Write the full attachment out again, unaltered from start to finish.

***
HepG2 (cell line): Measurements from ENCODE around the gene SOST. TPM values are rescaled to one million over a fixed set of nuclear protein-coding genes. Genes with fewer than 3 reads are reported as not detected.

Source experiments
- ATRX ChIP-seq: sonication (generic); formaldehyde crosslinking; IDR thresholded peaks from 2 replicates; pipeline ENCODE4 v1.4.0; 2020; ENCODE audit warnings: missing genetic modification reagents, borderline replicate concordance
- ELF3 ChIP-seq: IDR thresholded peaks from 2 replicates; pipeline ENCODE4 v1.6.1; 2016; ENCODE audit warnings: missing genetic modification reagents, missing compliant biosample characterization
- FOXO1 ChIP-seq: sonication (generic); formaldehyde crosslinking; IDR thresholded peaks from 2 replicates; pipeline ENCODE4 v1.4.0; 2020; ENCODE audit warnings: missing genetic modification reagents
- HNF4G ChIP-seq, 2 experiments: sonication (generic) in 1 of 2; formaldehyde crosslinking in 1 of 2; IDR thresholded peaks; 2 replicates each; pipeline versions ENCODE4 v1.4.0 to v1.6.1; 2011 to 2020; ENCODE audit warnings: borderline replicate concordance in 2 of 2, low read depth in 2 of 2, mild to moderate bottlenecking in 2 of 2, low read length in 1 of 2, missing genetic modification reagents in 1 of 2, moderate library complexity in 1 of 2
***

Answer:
HepG2 (cell line): Measurements from ENCODE around the gene SOST. TPM values are rescaled to one million over a fixed set of nuclear protein-coding genes. Genes with fewer than 3 reads are reported as not detected.

Source experiments
- ATRX ChIP-seq: sonication (generic); formaldehyde crosslinking; IDR thresholded peaks from 2 replicates; pipeline ENCODE4 v1.4.0; 2020; ENCODE audit warnings: missing genetic modification reagents, borderline replicate concordance
- ELF3 ChIP-seq: IDR thresholded peaks from 2 replicates; pipeline ENCODE4 v1.6.1; 2016; ENCODE audit warnings: missing genetic modification reagents, missing compliant biosample characterization
- FOXO1 ChIP-seq: sonication (generic); formaldehyde crosslinking; IDR thresholded peaks from 2 replicates; pipeline ENCODE4 v1.4.0; 2020; ENCODE audit warnings: missing genetic modification reagents
- HNF4G ChIP-seq, 2 experiments: sonication (generic) in 1 of 2; formaldehyde crosslinking in 1 of 2; IDR thresholded peaks; 2 replicates each; pipeline versions ENCODE4 v1.4.0 to v1.6.1; 2011 to 2020; ENCODE audit warnings: borderline replicate concordance in 2 of 2, low read depth in 2 of 2, mild to moderate bottlenecking in 2 of 2, low read length in 1 of 2, missing genetic modification reagents in 1 of 2, moderate library complexity in 1 of 2